Wednesday, November 28, 2012

Pleasure. Utility. Virtue.

Aristotle agreed that there were three types of friendship.  Friendships of utility.  Friendships of pleasure.  And friendships of virtue.  A friend of mine told me about this a few years ago, and I totally agree.  Recently, the difference between these types of friendships has resurfaced.  I found this blog from 2007 that someone wrote, and it's worded far better than I could.  So I'm sharing it.  Because I think it's somewhat profound and true.  So. Here it is:
 "Aristotle describes a friendship of utility as shallow, “easily dissolved” or for the old. He views them as such because this type of friendship is easily broken and based on something that is brought to the relationship by the other person. Aristotle uses the example of trade and argues that friendships of utility are often between opposite people, in order to maximize this trade. A more realistic name for this type of friendship would be an acquaintance and could be described as the relationship between a person and their mailman. They greet each other, discuss the weather and other such petty talk, but when it comes down to it, there is no real relationship present. Aristotle believed that this is exactly why this type of friendship is for the old; Aristotle argued that they “...are at such a time of life pursue not what is pleasant but what is beneficial.” Aristotle also believed that the young would pursue this type of friendship as they seek that which is advantageous to them and would not live with someone they are in this friendship with. This type of friendship is broken when, no matter how small, some part of the relationship changes and it is no longer beneficial to one or both of the individuals in the friendship. For example, say a person visits the same barber shop every month. However, a new barber shop has opened up and provides better service for a cheaper price. The friendship built between the barber and person getting their haircut will likely dissolve, as it is cheaper to use the services of the cheaper barber. Because of this, the friendship of utility has very weak bonds between the individuals in the relationship and in this aspect; it is quite similar to the friendship of pleasure.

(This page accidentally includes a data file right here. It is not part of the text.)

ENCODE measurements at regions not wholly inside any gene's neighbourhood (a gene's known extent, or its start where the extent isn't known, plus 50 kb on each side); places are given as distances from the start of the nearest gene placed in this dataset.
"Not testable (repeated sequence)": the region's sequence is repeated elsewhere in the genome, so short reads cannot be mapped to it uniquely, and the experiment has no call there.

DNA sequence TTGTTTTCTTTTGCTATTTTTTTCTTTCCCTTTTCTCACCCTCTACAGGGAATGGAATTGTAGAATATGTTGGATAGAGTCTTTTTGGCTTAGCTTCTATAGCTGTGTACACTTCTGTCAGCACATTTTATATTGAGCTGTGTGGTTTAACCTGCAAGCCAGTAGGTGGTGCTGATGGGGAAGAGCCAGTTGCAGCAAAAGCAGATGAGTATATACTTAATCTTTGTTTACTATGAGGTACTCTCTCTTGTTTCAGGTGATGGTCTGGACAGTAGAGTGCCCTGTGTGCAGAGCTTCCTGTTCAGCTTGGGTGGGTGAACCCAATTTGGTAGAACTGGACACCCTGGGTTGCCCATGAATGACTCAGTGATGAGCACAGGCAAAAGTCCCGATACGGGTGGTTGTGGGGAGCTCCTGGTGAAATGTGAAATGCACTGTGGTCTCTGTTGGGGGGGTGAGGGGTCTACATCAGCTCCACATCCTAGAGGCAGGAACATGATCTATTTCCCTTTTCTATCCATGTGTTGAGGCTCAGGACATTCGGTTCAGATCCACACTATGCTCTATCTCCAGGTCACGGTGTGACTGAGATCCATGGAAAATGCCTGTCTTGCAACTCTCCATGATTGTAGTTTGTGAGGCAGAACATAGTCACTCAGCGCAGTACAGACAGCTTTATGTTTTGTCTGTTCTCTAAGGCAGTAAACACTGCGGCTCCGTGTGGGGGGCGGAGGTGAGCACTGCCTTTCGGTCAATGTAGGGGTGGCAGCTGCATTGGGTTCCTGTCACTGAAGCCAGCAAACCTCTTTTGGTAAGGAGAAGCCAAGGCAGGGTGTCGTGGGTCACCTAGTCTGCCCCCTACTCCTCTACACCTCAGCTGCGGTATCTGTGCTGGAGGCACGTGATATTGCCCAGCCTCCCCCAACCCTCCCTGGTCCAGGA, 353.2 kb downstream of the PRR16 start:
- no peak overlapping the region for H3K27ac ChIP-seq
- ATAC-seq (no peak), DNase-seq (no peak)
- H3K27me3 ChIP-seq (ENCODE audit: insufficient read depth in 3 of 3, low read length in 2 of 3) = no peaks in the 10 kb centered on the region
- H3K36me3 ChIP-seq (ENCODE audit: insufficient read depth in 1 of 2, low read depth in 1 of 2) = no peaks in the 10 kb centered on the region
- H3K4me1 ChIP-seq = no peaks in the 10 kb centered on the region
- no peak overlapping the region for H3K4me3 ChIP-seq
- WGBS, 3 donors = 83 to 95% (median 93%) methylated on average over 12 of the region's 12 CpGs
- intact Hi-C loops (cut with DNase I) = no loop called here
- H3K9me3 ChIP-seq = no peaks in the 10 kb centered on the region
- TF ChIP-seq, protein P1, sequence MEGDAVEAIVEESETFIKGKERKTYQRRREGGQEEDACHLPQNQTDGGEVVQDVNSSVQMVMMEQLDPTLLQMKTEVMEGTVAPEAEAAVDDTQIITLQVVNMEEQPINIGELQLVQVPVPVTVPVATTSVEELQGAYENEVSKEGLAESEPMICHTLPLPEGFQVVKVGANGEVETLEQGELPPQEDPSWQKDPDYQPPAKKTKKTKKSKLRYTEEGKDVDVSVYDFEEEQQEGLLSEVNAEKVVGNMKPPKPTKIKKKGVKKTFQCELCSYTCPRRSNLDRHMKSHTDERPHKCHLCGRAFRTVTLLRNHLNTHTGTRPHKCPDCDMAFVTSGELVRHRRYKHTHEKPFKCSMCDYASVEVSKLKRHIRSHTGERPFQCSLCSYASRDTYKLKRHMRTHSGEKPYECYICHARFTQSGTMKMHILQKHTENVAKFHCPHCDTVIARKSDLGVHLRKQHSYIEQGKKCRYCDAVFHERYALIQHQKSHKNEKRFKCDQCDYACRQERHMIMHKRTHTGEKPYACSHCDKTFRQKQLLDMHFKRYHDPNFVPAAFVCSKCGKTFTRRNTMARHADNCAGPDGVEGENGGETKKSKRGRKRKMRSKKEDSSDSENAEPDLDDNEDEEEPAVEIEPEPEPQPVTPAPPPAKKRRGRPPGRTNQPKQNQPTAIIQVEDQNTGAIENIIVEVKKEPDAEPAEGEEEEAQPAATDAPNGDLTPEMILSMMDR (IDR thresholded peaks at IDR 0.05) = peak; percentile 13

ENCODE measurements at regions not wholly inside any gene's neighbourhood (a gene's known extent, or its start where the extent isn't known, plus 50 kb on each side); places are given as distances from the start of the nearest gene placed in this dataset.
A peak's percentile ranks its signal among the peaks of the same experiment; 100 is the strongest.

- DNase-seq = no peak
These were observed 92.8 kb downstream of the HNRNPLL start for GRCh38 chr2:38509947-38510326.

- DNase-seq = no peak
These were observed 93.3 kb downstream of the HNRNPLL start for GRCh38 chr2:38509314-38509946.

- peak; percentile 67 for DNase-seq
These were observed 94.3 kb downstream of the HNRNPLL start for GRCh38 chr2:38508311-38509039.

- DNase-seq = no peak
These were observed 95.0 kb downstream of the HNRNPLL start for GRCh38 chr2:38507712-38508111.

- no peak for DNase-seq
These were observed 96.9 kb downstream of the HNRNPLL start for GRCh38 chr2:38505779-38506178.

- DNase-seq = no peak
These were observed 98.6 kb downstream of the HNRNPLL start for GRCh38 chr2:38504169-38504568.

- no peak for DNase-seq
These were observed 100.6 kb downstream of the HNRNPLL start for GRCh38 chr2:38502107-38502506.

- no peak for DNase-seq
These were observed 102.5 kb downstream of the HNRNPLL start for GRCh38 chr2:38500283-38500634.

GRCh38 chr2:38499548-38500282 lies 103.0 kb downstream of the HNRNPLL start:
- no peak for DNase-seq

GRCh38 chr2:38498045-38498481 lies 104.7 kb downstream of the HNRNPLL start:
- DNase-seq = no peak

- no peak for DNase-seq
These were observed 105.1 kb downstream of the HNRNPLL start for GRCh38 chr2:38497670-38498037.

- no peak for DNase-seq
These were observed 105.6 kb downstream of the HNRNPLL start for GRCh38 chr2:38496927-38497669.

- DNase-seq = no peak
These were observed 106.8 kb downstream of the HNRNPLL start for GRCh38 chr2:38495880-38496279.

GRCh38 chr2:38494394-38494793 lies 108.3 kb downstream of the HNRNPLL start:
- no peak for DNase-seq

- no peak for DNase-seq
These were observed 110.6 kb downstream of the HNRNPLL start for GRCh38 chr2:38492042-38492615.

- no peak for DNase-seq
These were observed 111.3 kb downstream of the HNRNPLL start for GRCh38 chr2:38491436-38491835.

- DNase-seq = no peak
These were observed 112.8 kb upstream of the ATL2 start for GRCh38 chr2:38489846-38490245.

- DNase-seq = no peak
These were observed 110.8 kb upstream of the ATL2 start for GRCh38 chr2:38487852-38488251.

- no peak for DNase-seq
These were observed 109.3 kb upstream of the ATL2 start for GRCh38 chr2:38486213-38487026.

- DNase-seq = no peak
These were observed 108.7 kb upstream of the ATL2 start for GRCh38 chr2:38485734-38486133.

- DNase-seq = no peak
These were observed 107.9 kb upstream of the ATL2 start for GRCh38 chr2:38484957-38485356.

Aristotle goes on to describe what he terms as the friendship of pleasure. This type of friendship is normally built between the young as passions and pleasures are great influences in their lives. This type of relationship is characterized by such feelings as passion between lovers, or the feeling of belonging among a likeminded group of friends. It differs from the friendship of utility in that those who seek utility friendships are looking for a business deal or a long term benefit, whereas the friendship of pleasure Aristotle describes is where one seeks something which is pleasant to them presently.  This sort of relationship is built on passion, which among the youth, is constantly changing. Like the friendship of utility, Aristotle views this type of relationship as fleeting and target of constant change. This is precisely why Aristotle argues that the young “...quickly become friends and quickly stop...” and “ and stop loving quickly...” Therefore, Aristotle views both friendship of utility and pleasure as unstable and constantly subject to abrupt change, which in fact dissolves the friendship, however; Aristotle moves on and begins discussing the truest form of friendship: that of virtue.
The highest form of friendship, Aristotle argues, is friendship of virtue. This type of friendship is based on a person wishing the best for their friends regardless of utility or pleasure. Aristotle calls it a “...complete sort of friendship between people who are good and alike in virtue...” This type of friendship is long lasting and tough to obtain because these types of people are hard to come by and it takes a lot of work to have a complete virtuous friendship. Aristotle notes that there can not be a large amount of friends in a virtuous friendship because the amount of time and care that a virtuous friendship needs limits the amount of time one can spend with other friends.Aristotle argues that there are similarities between friendship of virtue and that of utility and pleasure, however; it is only the good that can endure in such a friendship.As Aristotle puts it, “it is clear that only the good can be friends for themselves, since the bad do not enjoy their own kind unless some benefit comes from them.”Friendship of virtue is only felt among the good, between few amounts of people, is resistant to slander and is long lasting."